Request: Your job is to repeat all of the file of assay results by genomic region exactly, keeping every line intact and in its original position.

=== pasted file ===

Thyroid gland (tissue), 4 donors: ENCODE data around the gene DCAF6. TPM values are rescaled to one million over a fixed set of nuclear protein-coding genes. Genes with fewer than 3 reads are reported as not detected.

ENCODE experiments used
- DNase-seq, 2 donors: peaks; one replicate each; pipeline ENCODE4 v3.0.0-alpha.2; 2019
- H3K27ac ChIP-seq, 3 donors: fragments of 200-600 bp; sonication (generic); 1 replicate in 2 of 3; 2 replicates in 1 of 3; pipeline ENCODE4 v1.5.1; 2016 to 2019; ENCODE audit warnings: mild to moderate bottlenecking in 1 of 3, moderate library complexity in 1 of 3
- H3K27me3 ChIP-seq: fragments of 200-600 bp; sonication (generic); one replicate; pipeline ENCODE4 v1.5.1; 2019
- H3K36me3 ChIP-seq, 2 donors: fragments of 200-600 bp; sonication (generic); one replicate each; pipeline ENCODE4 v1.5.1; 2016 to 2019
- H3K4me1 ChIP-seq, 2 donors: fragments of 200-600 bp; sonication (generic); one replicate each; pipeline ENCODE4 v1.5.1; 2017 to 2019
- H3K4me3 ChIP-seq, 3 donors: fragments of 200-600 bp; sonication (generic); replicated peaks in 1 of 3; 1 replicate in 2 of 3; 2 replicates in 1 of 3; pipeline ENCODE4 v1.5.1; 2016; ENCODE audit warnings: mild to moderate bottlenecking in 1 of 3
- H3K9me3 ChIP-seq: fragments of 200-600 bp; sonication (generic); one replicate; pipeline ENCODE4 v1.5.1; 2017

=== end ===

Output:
Thyroid gland (tissue), 4 donors: ENCODE data around the gene DCAF6. TPM values are rescaled to one million over a fixed set of nuclear protein-coding genes. Genes with fewer than 3 reads are reported as not detected.

ENCODE experiments used
- DNase-seq, 2 donors: peaks; one replicate each; pipeline ENCODE4 v3.0.0-alpha.2; 2019
- H3K27ac ChIP-seq, 3 donors: fragments of 200-600 bp; sonication (generic); 1 replicate in 2 of 3; 2 replicates in 1 of 3; pipeline ENCODE4 v1.5.1; 2016 to 2019; ENCODE audit warnings: mild to moderate bottlenecking in 1 of 3, moderate library complexity in 1 of 3
- H3K27me3 ChIP-seq: fragments of 200-600 bp; sonication (generic); one replicate; pipeline ENCODE4 v1.5.1; 2019
- H3K36me3 ChIP-seq, 2 donors: fragments of 200-600 bp; sonication (generic); one replicate each; pipeline ENCODE4 v1.5.1; 2016 to 2019
- H3K4me1 ChIP-seq, 2 donors: fragments of 200-600 bp; sonication (generic); one replicate each; pipeline ENCODE4 v1.5.1; 2017 to 2019
- H3K4me3 ChIP-seq, 3 donors: fragments of 200-600 bp; sonication (generic); replicated peaks in 1 of 3; 1 replicate in 2 of 3; 2 replicates in 1 of 3; pipeline ENCODE4 v1.5.1; 2016; ENCODE audit warnings: mild to moderate bottlenecking in 1 of 3
- H3K9me3 ChIP-seq: fragments of 200-600 bp; sonication (generic); one replicate; pipeline ENCODE4 v1.5.1; 2017